It has been our experience that most Heavy Vinyl pressings being produced these days seem to be seriously Transparency Challenged. Lots of important musical information — the kind we hear on even second-rate vintage pressings — is simply not to be found.
Where is the space? The three-dimensional depth? If your stereo can reproduce these qualities — a big if, since even as recently as twenty years ago mine could not, at least not very well — you should have given up on these opaque and airless frauds years ago.
The Real Deal
This vintage pressing has the kind of Tubey Magical Midrange that modern records can barely BEGIN to reproduce. Folks, that sound is gone and it sure isn’t showing signs of coming back. If you love hearing INTO a recording, actually being able to “see” the performers, and feeling as if you are sitting in the studio with the band, this is the record for you. It’s what vintage all analog recordings are known for — this sound.
If you exclusively play modern repressings of vintage recordings, I can say without fear of contradiction that you have never heard this kind of sound on vinyl. Old records have it — not often, and certainly not always — but maybe one out of a hundred new records do, and those are some pretty long odds.
What the Best Sides of The Pines and Don Juan Have to Offer Is Not Hard to Hear
- The biggest, most immediate staging in the largest acoustic space
- The most Tubey Magic, without which you have almost nothing. CDs give you clean and clear. Only the best vintage vinyl pressings offer the kind of Tubey Magic that was on the tapes in 1964
- Tight, note-like, rich, full-bodied bass, with the correct amount of weight down low
- Natural tonality in the midrange — with all the instruments having the correct timbre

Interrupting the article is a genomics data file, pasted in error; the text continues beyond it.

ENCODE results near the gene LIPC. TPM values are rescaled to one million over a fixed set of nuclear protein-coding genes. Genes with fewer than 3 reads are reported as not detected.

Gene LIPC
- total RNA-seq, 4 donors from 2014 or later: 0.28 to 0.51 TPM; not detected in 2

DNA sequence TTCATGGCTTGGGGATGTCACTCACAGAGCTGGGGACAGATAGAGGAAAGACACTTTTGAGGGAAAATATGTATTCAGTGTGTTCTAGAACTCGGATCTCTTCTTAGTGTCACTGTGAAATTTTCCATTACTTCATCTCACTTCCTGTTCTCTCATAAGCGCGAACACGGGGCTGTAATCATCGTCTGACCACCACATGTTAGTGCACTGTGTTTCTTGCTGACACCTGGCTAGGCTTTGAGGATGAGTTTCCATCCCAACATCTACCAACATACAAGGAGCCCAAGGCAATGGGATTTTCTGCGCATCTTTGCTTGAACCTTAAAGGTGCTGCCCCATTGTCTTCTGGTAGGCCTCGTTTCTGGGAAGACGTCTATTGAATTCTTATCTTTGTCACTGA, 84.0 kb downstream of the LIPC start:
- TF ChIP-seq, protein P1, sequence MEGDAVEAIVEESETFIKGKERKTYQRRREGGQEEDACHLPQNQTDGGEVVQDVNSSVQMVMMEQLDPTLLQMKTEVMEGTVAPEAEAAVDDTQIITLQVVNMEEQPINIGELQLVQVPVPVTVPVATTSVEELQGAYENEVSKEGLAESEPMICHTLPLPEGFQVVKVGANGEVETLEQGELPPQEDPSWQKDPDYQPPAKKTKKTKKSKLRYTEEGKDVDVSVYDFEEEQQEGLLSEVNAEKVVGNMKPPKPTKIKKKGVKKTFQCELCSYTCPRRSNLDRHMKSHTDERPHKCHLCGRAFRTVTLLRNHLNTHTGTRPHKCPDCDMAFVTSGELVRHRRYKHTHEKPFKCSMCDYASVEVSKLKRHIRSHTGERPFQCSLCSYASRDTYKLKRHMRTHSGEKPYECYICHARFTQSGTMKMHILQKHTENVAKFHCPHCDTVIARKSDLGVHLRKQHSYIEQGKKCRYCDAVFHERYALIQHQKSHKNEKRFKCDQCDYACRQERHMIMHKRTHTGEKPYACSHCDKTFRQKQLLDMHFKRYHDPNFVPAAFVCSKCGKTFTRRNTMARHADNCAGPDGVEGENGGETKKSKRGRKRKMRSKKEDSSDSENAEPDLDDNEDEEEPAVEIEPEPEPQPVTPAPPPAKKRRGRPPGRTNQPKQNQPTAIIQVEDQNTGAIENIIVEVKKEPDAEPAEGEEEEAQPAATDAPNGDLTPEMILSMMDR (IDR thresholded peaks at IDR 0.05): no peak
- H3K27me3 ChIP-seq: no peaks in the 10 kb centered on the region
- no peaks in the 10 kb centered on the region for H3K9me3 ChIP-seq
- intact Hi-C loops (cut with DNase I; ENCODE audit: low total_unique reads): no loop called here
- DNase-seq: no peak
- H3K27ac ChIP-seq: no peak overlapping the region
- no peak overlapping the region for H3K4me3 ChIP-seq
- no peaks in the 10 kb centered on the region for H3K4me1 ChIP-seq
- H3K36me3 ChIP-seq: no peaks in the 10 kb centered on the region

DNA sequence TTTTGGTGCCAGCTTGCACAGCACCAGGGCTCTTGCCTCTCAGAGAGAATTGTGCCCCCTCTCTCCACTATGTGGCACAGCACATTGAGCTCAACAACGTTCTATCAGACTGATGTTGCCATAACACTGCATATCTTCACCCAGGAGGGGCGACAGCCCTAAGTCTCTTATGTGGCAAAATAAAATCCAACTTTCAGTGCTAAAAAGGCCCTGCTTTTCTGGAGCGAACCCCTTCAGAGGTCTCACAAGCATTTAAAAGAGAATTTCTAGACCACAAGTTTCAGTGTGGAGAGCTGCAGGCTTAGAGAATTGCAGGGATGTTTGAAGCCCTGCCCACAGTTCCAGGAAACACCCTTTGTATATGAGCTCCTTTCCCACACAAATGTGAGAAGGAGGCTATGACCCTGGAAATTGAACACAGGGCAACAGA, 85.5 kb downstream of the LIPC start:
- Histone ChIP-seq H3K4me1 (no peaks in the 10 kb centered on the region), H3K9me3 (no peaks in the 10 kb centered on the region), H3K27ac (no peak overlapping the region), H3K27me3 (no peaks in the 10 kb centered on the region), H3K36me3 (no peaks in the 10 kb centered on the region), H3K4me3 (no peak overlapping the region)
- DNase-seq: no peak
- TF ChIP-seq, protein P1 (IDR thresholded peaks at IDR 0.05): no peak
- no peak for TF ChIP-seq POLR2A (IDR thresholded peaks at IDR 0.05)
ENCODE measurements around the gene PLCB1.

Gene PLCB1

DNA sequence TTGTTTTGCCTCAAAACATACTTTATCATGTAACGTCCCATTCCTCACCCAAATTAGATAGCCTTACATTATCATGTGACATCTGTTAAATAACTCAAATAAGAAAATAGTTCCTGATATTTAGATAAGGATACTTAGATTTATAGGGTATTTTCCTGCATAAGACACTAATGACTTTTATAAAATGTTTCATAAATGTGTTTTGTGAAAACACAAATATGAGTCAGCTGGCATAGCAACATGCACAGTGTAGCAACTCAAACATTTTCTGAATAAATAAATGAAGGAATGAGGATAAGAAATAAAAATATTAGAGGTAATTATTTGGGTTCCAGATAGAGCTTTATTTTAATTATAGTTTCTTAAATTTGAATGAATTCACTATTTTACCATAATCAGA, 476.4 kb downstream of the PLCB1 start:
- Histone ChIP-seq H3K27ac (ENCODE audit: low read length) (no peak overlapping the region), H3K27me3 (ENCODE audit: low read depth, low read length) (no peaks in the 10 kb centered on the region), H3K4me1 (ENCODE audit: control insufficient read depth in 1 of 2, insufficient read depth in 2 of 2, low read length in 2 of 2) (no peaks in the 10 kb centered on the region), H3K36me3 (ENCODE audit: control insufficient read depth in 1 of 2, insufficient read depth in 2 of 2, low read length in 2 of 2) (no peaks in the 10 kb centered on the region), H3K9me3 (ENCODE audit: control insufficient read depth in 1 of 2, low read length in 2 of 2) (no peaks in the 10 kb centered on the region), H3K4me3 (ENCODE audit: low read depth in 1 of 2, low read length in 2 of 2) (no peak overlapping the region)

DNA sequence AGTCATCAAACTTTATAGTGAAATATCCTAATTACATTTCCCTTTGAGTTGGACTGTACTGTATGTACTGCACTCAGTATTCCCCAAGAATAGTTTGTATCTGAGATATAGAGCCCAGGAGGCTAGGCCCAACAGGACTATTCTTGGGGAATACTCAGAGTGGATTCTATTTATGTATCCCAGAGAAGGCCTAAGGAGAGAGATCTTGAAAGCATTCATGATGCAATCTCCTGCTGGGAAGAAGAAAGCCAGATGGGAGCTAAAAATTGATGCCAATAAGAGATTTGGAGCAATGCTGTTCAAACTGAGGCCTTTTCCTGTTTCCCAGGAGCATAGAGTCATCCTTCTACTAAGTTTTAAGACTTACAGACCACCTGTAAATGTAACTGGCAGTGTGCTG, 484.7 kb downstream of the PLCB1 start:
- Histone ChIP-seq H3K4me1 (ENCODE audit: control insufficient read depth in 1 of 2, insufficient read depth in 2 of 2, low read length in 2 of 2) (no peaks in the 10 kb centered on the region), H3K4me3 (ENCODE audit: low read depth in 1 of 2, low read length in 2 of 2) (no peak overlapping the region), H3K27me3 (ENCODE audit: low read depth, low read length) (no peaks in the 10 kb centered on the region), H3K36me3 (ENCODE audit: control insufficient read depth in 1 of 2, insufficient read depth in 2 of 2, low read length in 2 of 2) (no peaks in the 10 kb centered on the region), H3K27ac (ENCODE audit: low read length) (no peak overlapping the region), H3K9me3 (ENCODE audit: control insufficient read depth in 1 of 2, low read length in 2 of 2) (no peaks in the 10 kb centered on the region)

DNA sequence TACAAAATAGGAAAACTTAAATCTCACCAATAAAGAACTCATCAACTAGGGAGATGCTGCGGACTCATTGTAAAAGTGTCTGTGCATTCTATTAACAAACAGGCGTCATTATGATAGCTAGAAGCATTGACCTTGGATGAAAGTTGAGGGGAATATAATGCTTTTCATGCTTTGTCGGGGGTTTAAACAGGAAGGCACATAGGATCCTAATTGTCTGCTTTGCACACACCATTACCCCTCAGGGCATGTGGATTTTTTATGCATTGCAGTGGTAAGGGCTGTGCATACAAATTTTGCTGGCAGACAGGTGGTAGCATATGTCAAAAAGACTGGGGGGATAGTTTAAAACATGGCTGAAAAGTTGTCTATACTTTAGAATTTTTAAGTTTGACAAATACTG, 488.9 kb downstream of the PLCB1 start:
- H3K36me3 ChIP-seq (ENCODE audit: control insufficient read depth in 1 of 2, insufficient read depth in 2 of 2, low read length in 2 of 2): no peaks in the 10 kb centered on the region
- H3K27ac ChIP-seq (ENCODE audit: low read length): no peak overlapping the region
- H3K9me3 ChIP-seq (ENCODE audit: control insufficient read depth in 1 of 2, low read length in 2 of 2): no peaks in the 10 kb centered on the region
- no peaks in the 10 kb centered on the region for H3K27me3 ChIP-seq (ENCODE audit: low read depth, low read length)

- Transparency and resolution, critical to hearing into the three-dimensional studio space
No doubt there’s more but we hope that should do for now. Playing the record is the only way to hear all of the qualities we discuss above, and playing the best pressings against a pile of other copies under rigorously controlled conditions is the only way to find a pressing that sounds as good as this one does.
What We’re Listening For on The Pines and Don Juan
- Energy for starters. What could be more important than the life of the music?
- The Big Sound comes next — wall to wall, lots of depth, huge space, three-dimensionality, all that sort of thing.
- Then transient information — fast, clear, sharp attacks, not the smear and thickness so common to these LPs.
- Next: transparency — the quality that allows you to hear deep into the soundfield, showing you the space and air around all the instruments.
- Extend the top and bottom and voila, you have The Real Thing — an honest to goodness Hot Stamper.
Better Front Ends Are Often Quieter
I would make the further point that the better your front end is, the less likely you are to have a problem with vinyl like this, which is the opposite of what many audiophiles believe to be the case. In other words, some of the cheaper tables and carts seem to make the surface noise more objectionable, not less. On the other hand, some pricey cartridges — the Benz line comes to mind — are consistently noisier than those by Dynavector, Lyra and others, in our experience anyway.
A Must Own Orchestral Showpiece
These wonderful tone poems — two of the greatest ever composed — should be part of any serious Classical Collection.
Others that belong in that category can be found here.
Our Difficulty of Reproduction Scale
This album is especially Difficult to Reproduce. Do not attempt to play it on anything but the highest quality equipment.
Classical music is unquestionably the ultimate test for proper turntable / arm / cartridge setup. The Pines of Rome would be a superb choice for adjusting tracking weight, VTA, azimuth and the like.
One of the reasons $10,000+ front ends exist is to play large scale, complex, difficult-to-reproduce music such as these two tones poems. You don’t need to spend that kind of money to play this record, but if you choose to, it would surely be the kind of record that can show you the sound your tens of thousands of dollars has bought you.
It has been my experience that cheap tables (anything under $2k I would guess) more often than not collapse completely under the weight of a mighty record such as this. If you have one of those, this is probably not the record for you.
Pines of Rome